Annotated Abstracts of Journal Articles
2015, 1st Quarter
Annotations by Jane Walker, MBChB, MSc, PhD, MRCPsych
ANNOTATION (Jane Walker)
The Finding: Patients who attended at least three sessions of meaning-centered group psychotherapy had greater improvements in spiritual well-being and quality of life (co-primary outcomes) than those who attended supportive group psychotherapy. Intention-to-treat analyses also found statistically significant differences in quality of life.
Strengths and Weaknesses: The main strength of this study is that randomization was used to allocate treatments. Its main weaknesses are substantial attrition (32% of participants never attended any group sessions) and the lack of a threshold for distress as an entry criterion.
Relevance: This study is relevant to C-L psychiatrists who are considering whether different forms of group therapy might be beneficial for their patients with advanced cancer. The study provides some useful information about uptake of these groups.
Purpose: To test the efficacy of meaning-centered group psychotherapy (MCGP) to reduce psychological distress and improve spiritual well-being in patients with advanced or terminal cancer.
Patients and Methods: Patients with advanced cancer (N=253) were randomly assigned to manualized eight-session interventions of either MCGP or supportive group psychotherapy (SGP). Patients were assessed before and after completing the treatment and 2 months after treatment. The primary outcome measures were spiritual well-being and overall quality of life, with secondary outcome measures assessing depression, hopelessness, desire for hastened death, anxiety, and physical symptom distress.
Results: Hierarchical linear models that included a priori covariates and only participants who attended ≥ three sessions indicated a significant group × time interaction for most outcome variables. Specifically, patients receiving MCGP showed significantly greater improvement in spiritual lwell-being and quality of life and significantly greater reductions in depression, hopelessness, desire for hastened death, and physical symptom distress compared with those receiving SGP. No group differences were observed for changes in anxiety. Analyses that included all patients, regardless of whether they attended any treatment sessions (ie, intent-to-treat analyses), and no covariates still showed significant treatment effects (ie, greater benefit for patients receiving MCGP v SGP) for quality of life, depression, and hopelessness but not for other outcome variables.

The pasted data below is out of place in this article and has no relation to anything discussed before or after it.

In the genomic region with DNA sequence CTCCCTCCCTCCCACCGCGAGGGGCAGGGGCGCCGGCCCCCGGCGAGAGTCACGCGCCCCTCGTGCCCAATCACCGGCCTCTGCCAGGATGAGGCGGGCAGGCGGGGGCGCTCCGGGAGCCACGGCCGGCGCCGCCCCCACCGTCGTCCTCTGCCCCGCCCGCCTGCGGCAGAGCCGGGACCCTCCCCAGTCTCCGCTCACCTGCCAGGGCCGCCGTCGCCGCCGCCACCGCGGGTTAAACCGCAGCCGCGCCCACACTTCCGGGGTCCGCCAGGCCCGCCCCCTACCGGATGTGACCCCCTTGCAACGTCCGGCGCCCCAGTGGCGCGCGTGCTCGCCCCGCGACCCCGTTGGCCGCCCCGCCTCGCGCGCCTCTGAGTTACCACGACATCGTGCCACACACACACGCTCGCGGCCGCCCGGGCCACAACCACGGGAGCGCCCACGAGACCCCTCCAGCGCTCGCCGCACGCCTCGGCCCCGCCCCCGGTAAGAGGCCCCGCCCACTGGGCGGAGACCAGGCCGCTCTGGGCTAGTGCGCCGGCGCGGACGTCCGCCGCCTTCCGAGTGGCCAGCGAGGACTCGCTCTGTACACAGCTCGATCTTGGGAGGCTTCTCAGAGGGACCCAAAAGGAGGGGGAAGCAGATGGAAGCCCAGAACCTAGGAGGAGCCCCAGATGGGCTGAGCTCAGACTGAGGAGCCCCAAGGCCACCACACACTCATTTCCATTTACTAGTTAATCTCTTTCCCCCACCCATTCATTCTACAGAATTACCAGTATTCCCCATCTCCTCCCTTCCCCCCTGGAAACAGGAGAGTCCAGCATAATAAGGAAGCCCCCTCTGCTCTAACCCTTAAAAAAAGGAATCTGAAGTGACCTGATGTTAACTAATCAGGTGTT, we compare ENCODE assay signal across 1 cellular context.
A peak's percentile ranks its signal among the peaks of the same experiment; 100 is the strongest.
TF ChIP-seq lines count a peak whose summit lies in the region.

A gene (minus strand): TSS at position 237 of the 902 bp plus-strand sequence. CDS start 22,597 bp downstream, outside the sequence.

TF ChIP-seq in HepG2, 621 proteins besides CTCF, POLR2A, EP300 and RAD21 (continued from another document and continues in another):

Conclusion: This large randomized controlled study provides strong support for the efficacy of MCGP as a treatment for psychological and existential or spiritual distress in patients with advanced cancer.
ANNOTATION (Jane Walker)
The Finding: Single administrations of ketamine were more efficacious than saline or midazolam in reducing depressive symptoms (at 1, 3 and 7 day follow-up) in patients with a major depressive episode (as part of either major depressive disorder or bipolar disorder). Ketamine was accompanied by transient psychotomimetic and dissociative symptoms.
Strengths and Weaknesses: The main strengths of this systematic review are its inclusion of only randomized controlled trials that met basic quality criteria and the analysis of both efficacy and adverse effects. Its main weaknesses are that all trials were small (N<80), the majority used a cross-over design, and none focused on patients at the end of life.
Relevance: Ketamine is sometimes used by C-L psychiatrists working with depressed patients at the end of life. Unfortunately this review failed to find any trials in medically ill populations.
Background: There is growing interest in glutamatergic agents in depression, particularly ketamine, a glutamate N-methyl-d-aspartate (NMDA) receptor antagonist. We aimed to assess the efficacy of ketamine in major depressive episodes.
Method: We searched EMBASE, PsycINFO, CENTRAL, and Medline from 1962 to January 2014 to identify double-blind, randomized controlled trials with allocation concealment evaluating ketamine in major depressive episodes. Clinical remission, response and depressive symptoms were extracted by two independent raters. The primary outcome measure was clinical remission at 24 h, 3 days and 7 days post-treatment. Analyses employed a random-effects model.
Results: Data were synthesized from seven RCTs employing an intravenous infusion and one RCT employing intranasal ketamine, representing 73 subjects in parallel arms and 110 subjects in cross-over designs [n = 34 with bipolar disorder (BD), n = 149 with major depressive disorder (MDD)]. Ketamine was associated with higher rates of clinical remission relative to comparator (saline or midazolam) at 24 h [OR 7.06, number needed to treat (NNT) = 5], 3 days (OR 3.86, NNT = 6), and 7 days (OR 4.00, NNT = 6), as well as higher rates of clinical response at 24 h (OR 9.10, NNT = 3), 3 days (OR 6.77, NNT = 3), and 7 days (OR 4.87, NNT = 4). A standardized mean difference of 0.90 in favor of ketamine was observed at 24 h based on depression rating scale scores, with group comparisons revealing greater efficacy in unipolar depression compared to bipolar depression (1.07 v. 0.68). Ketamine was associated with transient psychotomimetic effects, but no persistent psychosis or affective switches.
Conclusion: Our meta-analysis suggests that single administrations ketamine are efficacious in the rapid treatment of unipolar and bipolar depression. Additional research is required to determine optimal dosing schedules, route, treatment schedules, and the potential efficacy of other glutamatergic agents.